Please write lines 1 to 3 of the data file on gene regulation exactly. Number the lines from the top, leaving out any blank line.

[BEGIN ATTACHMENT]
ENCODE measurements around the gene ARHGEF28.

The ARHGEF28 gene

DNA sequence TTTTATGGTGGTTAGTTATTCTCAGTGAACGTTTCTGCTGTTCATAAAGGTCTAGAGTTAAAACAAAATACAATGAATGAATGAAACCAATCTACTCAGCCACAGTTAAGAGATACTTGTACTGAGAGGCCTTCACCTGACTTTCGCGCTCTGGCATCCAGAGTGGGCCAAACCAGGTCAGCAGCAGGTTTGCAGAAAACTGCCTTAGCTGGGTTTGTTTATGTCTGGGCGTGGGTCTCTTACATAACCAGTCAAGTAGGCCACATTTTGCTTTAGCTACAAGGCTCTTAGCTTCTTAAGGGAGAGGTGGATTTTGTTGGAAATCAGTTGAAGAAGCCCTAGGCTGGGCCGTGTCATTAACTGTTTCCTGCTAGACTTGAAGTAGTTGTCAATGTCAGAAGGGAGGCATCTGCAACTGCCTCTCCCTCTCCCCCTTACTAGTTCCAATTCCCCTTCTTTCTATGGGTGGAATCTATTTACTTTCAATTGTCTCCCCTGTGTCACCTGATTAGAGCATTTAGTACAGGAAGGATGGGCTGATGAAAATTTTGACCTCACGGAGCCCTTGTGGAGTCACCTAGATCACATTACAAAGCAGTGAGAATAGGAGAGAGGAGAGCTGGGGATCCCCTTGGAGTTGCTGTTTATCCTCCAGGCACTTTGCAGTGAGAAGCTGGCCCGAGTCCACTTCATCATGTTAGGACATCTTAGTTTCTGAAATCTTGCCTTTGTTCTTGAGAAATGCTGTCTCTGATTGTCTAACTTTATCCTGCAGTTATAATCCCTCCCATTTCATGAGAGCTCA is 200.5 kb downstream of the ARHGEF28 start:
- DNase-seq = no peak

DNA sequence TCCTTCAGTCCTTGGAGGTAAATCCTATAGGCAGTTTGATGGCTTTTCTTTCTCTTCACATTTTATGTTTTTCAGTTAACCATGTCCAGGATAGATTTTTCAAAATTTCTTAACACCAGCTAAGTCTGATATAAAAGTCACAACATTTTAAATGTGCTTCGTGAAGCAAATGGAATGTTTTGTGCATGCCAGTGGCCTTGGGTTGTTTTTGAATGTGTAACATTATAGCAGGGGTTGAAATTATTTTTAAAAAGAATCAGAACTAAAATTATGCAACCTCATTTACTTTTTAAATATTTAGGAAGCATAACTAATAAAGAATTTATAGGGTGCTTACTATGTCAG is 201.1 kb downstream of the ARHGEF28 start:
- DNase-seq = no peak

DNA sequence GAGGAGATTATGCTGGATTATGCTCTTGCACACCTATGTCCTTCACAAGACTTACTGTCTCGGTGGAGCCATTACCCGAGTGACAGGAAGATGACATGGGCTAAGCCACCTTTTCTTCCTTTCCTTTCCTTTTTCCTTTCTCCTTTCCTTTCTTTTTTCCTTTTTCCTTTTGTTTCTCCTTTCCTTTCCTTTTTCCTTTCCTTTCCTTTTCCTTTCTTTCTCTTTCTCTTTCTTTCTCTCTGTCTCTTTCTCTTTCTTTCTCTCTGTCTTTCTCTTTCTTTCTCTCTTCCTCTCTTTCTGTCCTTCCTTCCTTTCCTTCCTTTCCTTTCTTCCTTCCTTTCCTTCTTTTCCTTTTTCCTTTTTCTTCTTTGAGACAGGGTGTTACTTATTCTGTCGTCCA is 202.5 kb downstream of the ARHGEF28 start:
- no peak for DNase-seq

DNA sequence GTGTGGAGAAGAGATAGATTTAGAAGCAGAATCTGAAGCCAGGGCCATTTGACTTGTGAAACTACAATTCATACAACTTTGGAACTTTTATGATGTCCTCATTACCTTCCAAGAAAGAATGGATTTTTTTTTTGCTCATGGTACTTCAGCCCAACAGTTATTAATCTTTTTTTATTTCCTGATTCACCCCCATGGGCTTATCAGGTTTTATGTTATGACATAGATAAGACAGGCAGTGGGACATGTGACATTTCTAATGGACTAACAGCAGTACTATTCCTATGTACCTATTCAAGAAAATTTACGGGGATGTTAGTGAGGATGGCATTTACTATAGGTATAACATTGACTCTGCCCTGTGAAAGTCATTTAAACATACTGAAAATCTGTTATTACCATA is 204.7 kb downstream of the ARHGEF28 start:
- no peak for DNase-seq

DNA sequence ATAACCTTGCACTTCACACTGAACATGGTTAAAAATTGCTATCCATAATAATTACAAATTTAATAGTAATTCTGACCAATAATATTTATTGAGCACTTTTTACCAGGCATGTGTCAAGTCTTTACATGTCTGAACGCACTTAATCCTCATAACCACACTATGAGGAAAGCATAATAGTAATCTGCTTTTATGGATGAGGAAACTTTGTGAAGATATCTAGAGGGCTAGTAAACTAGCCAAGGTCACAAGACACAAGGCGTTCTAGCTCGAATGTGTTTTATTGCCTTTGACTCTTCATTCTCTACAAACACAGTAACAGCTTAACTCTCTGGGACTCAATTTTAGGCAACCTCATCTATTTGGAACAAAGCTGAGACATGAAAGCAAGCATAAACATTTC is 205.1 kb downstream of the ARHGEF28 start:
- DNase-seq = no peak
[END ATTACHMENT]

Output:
ENCODE measurements around the gene ARHGEF28.

The ARHGEF28 gene

DNA sequence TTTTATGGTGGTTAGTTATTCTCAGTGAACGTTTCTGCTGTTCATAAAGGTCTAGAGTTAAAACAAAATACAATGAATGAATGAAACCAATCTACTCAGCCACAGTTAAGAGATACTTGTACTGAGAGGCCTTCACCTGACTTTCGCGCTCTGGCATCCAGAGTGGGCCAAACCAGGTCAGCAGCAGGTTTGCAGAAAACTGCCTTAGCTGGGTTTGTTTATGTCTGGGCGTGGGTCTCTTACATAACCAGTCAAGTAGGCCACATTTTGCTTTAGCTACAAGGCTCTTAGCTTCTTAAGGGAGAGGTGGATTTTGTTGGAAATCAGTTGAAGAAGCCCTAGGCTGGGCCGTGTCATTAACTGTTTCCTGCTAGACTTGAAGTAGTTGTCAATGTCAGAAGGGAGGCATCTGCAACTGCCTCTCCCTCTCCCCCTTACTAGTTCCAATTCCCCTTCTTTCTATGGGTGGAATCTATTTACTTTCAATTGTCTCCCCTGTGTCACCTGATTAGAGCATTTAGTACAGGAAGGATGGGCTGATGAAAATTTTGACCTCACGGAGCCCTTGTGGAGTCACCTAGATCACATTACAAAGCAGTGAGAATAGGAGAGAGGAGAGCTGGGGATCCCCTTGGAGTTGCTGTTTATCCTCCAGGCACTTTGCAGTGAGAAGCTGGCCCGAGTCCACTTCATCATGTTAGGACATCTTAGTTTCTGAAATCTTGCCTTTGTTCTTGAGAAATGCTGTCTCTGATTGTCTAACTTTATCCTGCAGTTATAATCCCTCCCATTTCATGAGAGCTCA is 200.5 kb downstream of the ARHGEF28 start: